- Most deaths, with Pallas, Mezentius and his son (Lausus), and Camilla being standouts.
- The final hours of Troy.
- As Troy burns, Creusa (Aeneas's wife) is lost and killed. When he does meet her again, she appears as a ghost who prophesies his fate before disappearing as he desperately tries to embrace her.
And thrice about her neck my arms I flung,And, thrice deceiv'd, on vain embraces hung.Light as an empty dream at break of day,Or as a blast of wind, she rush'd away.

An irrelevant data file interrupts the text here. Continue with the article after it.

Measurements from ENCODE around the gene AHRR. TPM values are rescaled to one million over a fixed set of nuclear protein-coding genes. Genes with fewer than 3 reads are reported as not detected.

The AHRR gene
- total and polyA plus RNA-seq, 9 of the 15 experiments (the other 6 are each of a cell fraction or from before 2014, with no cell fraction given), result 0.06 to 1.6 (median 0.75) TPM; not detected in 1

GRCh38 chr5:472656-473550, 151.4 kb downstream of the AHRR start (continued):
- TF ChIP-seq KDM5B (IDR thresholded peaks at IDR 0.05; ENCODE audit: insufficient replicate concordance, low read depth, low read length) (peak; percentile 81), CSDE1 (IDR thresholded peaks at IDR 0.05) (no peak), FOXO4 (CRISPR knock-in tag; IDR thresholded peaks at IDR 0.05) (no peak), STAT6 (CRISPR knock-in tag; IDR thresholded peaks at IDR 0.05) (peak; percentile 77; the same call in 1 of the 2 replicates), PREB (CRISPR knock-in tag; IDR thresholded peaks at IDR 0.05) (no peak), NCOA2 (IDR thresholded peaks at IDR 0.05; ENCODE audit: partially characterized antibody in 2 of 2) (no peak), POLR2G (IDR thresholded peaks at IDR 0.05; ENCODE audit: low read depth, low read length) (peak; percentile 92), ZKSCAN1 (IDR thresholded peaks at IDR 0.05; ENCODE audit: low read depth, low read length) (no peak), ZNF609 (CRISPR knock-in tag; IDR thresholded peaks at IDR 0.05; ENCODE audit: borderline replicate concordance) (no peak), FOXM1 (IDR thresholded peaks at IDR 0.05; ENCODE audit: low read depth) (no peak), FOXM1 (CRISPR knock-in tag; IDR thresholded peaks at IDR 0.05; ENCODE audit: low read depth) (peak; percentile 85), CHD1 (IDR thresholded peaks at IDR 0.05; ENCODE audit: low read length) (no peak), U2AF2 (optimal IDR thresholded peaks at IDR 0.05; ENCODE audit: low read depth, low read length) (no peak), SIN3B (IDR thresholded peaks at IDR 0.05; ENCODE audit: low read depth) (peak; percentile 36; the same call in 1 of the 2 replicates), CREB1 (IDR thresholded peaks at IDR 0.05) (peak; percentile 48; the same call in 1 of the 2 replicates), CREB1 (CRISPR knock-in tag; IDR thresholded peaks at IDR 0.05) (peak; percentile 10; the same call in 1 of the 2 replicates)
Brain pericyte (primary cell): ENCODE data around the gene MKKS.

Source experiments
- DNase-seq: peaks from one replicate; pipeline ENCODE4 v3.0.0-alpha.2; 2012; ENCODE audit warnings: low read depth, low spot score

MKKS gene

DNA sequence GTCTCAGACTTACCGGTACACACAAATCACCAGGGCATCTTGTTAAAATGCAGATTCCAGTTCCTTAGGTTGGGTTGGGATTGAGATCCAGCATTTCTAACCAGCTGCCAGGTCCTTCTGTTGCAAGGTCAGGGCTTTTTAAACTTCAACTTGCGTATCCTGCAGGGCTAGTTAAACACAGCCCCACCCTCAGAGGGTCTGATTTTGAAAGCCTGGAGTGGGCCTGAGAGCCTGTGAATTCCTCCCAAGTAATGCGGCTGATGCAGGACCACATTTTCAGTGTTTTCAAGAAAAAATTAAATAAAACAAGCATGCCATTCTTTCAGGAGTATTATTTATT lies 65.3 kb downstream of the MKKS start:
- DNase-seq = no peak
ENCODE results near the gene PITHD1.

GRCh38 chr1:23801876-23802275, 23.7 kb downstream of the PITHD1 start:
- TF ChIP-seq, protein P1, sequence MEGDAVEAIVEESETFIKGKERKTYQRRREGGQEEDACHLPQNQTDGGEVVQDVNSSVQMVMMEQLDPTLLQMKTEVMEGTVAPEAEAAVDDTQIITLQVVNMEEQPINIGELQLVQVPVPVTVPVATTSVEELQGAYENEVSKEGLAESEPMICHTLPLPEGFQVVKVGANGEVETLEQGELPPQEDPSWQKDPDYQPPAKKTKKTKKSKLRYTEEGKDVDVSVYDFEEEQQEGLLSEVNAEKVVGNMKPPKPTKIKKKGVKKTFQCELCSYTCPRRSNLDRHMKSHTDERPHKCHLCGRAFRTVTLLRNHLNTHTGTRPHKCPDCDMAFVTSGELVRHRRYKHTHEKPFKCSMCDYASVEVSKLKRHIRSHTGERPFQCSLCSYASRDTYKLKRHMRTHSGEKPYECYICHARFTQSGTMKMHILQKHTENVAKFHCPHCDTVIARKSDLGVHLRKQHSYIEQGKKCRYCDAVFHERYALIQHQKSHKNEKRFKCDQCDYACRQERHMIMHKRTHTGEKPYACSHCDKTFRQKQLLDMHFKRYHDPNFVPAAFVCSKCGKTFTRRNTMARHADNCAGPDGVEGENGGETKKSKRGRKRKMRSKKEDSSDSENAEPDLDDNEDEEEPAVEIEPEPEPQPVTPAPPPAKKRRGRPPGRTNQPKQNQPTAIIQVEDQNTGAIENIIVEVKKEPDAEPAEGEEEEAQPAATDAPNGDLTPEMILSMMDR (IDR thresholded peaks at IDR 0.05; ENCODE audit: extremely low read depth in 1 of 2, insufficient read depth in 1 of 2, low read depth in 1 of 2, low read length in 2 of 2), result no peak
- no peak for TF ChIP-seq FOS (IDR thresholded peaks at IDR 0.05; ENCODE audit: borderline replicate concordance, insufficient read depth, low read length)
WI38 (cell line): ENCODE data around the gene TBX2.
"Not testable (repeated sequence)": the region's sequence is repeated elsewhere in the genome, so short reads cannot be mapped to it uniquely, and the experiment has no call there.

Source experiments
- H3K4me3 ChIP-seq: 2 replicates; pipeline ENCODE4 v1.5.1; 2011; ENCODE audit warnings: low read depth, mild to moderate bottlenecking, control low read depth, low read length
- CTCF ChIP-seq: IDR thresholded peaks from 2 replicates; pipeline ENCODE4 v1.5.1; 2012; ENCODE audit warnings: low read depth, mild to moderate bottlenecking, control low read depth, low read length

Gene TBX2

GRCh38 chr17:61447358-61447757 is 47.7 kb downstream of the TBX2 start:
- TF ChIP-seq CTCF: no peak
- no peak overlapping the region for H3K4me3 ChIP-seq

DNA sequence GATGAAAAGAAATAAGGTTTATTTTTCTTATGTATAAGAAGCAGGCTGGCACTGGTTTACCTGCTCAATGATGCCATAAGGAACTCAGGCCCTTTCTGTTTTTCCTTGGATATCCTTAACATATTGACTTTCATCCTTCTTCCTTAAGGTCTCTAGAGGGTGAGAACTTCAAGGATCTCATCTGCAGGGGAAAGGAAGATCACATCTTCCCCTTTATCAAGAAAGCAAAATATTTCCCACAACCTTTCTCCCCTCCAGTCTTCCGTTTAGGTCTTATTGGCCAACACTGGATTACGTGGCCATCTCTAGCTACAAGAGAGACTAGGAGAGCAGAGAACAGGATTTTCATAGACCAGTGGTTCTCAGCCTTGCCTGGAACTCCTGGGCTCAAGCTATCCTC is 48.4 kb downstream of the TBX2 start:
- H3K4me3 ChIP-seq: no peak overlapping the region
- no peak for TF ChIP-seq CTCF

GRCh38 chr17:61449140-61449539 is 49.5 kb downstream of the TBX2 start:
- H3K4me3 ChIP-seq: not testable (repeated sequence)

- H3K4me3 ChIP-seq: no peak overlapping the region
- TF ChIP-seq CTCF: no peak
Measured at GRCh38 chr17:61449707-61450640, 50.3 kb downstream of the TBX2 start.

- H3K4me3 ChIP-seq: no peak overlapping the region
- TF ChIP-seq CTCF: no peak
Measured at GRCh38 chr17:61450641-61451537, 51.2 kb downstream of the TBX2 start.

- In the Underworld, Aeneas meets the not-yet-incarnated souls of future Romans, including Marcellus, the beloved nephew of Augustus who died young before the poem was written. Aeneas recognises his short life: "If you could break free of your harsh fate, you would be Marcellus." Sad in itself, but leads to an even stronger meta-tearjerker: according to a story, when Vergil was reading part of his work to Augustus' court, Marcellus' mother Octavia passed out from grief upon hearing that scene.